Unnecessary Risk Taking
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While other species take risks for food or mating success, unnecessary risk taking is a human specific personality trait. Many humans are fond of taking unnecessary risk, for example, recreational activities like sky diving, cliff jumping and rock climbing or negative antisocial activities like crime, drug use, and gambling. While a few studies have shown examples of the other non-human species exhibiting unnecessary risk, the extent is much more limited than that of humans, and is usually in a domain of activity the animal can already carry out instinctively. Hypothesized reasons range from the need for haste, financial crises, complacency, peer pressure and others. There is as yet no commonly accepted theory for why humans evolved to take risk. Additionally, recent studies show genetic influence and environment also plays an important role in this trait.
Currently, few studies of risk taking behavior have been conducted in non-humans; those studies show risk seeking in other species is very rare. One study investigating unnecessary risk taking behavior in the Great apes found chimpanzees and orangutans exhibit riskier behavior than gorillas or bonobos. A similar study showed competition to be a driving force for greater risk taking in apes.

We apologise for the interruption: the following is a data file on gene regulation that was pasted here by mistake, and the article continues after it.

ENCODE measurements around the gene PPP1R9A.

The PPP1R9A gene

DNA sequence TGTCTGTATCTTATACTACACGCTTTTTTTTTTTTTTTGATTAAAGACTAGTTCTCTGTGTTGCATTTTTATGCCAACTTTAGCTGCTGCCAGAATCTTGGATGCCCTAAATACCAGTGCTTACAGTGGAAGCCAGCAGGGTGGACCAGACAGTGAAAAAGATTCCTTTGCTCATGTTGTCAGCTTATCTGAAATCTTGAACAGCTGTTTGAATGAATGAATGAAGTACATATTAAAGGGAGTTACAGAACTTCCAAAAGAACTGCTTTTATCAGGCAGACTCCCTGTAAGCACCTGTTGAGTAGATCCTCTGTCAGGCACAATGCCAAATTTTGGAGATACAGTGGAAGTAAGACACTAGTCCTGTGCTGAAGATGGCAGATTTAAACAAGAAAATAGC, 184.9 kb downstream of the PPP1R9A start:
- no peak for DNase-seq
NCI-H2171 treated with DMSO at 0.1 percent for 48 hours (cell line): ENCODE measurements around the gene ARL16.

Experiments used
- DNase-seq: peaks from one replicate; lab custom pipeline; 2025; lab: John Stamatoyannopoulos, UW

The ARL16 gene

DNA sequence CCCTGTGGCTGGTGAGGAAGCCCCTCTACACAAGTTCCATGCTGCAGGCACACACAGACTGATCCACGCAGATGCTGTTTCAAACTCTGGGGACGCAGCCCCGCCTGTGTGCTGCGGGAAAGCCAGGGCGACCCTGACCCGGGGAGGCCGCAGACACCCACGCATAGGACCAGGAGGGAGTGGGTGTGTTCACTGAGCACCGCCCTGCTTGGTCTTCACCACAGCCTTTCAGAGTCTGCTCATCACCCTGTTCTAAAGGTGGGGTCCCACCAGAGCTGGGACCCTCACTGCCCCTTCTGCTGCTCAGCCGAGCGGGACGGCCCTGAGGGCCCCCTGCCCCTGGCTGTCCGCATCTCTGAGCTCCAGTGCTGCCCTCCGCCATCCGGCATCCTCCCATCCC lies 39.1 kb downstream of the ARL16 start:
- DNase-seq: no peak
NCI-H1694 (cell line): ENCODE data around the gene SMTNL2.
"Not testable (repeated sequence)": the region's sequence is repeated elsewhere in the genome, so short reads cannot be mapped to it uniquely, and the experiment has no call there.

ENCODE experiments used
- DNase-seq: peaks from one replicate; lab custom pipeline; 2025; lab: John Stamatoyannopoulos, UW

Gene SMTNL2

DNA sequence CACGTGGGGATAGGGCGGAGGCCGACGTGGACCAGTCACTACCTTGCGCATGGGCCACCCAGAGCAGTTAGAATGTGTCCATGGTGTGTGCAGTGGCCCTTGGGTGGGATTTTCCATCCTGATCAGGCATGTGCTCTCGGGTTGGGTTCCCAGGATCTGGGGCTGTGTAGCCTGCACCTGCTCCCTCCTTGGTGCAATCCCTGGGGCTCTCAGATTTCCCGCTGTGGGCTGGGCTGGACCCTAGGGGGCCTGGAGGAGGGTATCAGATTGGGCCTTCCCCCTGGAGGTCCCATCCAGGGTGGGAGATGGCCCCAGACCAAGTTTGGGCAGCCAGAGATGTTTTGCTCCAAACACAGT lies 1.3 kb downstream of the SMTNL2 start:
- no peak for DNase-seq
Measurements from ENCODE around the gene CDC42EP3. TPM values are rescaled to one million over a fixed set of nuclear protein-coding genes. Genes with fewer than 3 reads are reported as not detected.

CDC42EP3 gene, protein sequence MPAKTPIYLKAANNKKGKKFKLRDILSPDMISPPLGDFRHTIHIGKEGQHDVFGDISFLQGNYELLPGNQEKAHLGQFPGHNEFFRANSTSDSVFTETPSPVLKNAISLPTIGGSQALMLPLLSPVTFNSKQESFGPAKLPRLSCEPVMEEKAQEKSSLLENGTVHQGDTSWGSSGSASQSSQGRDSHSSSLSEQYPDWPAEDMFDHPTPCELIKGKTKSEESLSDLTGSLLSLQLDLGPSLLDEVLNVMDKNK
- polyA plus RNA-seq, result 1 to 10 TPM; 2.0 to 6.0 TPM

It is probable that early humans took unnecessary risks both for survival and due to humans’ generally inquisitive nature. Examples of early risk taking behavior include invention of traps and weapons for wild animals and consumption of novel plants. These activities likely encouraged more risk both for themselves and for the group.
In modern humans, unnecessary risk has increased across the human population primarily due to social context, competition, and financial crises. Greed is also a motivator for irrational risk.